It’s a pretty cool thing because I feel like the geosciences are really underrepresented in K-12 education. Everybody has biology and they have some sort of physical science, probably physics, chemistry, but rarely is there an earth science or a geology-based course available to kids until college. Turns out there’s a lot of careers that involve this particular science and a lot of directions you can take with it and a lot of money can be made, a lot of jobs in Montana. You can stay in the state and work in the geological field or, you know, hydrology, geology, meteorology.

MTFP: What interested you to start teaching earth science?

Caffrey: I just love the outdoors. My love for the outdoors, that’s what made me fall in love with geology originally. It’s just the wonder of mountains and rivers and streams. I’m a fly-fishing outfitter, and I tell people all the time there’s no better application for the scientific method than chasing wild trout with a fly rod. What are they eating? Why are they eating it? What’s the weather doing? What are the bugs doing? What are the fish? What’s gonna make them happy? Everything comes into play with that. Good fishing doesn’t happen on accident. It’s a lot of intel and a lot of science to it.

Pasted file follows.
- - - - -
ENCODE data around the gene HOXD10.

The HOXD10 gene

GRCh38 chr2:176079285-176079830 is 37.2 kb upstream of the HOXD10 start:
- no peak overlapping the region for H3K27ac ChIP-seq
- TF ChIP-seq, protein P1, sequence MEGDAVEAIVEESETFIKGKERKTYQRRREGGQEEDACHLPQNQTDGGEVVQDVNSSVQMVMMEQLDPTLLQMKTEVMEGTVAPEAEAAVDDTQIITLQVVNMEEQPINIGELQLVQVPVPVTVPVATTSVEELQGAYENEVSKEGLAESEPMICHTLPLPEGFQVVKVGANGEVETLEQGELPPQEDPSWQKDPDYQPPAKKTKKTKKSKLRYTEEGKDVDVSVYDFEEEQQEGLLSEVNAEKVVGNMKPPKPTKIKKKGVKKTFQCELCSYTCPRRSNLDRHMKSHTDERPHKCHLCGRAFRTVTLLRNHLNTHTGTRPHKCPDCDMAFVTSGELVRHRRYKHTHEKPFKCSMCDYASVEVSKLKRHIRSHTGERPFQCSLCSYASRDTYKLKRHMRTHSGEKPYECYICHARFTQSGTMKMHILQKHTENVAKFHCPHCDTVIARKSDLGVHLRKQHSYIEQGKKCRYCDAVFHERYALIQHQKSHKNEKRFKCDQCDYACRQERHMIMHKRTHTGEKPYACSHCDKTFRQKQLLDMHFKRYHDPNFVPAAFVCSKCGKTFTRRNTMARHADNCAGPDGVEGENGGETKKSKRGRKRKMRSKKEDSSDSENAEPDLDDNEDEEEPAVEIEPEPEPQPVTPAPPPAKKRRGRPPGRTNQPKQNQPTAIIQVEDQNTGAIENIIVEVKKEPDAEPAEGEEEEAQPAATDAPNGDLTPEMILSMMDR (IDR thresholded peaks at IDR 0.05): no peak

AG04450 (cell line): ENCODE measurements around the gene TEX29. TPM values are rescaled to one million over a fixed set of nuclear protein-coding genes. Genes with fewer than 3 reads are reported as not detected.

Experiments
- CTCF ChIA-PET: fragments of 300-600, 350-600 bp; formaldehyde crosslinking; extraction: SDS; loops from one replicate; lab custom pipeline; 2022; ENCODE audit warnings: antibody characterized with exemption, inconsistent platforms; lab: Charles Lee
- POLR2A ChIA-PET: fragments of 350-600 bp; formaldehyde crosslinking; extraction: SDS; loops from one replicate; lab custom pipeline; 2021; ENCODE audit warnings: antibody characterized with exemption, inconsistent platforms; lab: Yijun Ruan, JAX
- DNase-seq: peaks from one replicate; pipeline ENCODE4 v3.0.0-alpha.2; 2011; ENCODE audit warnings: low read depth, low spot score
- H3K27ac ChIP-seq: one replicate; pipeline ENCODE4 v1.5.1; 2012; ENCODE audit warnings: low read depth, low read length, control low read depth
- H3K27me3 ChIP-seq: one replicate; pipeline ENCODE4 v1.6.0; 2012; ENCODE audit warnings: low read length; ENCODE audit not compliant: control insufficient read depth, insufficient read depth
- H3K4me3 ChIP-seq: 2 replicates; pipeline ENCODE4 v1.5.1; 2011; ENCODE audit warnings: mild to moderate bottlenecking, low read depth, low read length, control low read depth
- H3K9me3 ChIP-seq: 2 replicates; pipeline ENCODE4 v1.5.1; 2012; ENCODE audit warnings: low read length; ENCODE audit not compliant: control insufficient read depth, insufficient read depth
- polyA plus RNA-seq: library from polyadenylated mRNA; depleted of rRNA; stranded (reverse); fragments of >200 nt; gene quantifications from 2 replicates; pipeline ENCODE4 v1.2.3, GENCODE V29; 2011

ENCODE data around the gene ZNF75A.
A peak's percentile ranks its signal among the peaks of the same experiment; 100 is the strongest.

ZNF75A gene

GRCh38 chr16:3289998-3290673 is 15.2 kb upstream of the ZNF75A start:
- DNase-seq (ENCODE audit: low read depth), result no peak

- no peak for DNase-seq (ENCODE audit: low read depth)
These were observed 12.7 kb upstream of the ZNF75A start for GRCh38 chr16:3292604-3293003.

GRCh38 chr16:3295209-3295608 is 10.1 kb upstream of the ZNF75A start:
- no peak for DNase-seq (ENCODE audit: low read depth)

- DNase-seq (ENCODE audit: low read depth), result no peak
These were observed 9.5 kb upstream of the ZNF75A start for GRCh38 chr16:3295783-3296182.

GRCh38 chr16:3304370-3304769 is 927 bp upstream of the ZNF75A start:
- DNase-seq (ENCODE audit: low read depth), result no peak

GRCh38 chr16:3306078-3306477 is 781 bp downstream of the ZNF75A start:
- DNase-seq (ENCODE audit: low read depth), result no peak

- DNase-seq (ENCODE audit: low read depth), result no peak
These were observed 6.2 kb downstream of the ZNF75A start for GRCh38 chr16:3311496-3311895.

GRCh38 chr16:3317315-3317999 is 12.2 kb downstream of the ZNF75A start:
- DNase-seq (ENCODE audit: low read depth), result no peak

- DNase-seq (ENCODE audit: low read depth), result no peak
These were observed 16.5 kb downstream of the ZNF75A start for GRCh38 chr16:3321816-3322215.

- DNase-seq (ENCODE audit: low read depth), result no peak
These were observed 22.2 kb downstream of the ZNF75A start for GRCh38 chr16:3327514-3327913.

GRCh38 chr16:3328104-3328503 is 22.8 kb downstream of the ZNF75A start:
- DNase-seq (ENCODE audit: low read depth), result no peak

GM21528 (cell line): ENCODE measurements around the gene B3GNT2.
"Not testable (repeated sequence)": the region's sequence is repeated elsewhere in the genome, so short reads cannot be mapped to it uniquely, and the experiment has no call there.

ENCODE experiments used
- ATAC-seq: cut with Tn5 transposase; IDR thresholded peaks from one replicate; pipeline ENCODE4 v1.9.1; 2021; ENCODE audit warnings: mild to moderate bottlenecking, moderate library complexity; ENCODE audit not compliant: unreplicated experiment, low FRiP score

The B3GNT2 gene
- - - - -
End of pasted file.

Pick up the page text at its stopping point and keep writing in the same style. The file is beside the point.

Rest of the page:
MTFP: What are your next plans with your classes?

Caffrey: We always have something going. We’re really fortunate to have an indoor greenhouse attached to our building as well as an outdoor greenhouse, which was acquired through a grant. Monday’s Earth Day and being an earth science teacher, that’s a big deal for us. We have a shortened schedule on Monday so we’re actually going to celebrate my class on Tuesday, the 22nd. All my classes will be taking little plants and little containers and putting them in bigger containers with topsoil and, you know, soil and soil health is a big part of what I teach.

We started plants. We have about, I would say, 1,200 plants started: tomatoes, peppers, cucumbers, watermelons, maybe a few eggplants. We’ll have a plant sale in mid-May for the public and then we ended up donating about 300 plants to the Helena Community Gardens. I think we did 200 to the Helena Food Share last year. They do a good job of getting food on plates, in the cupboards and people’s refrigerators. So we’re part of that.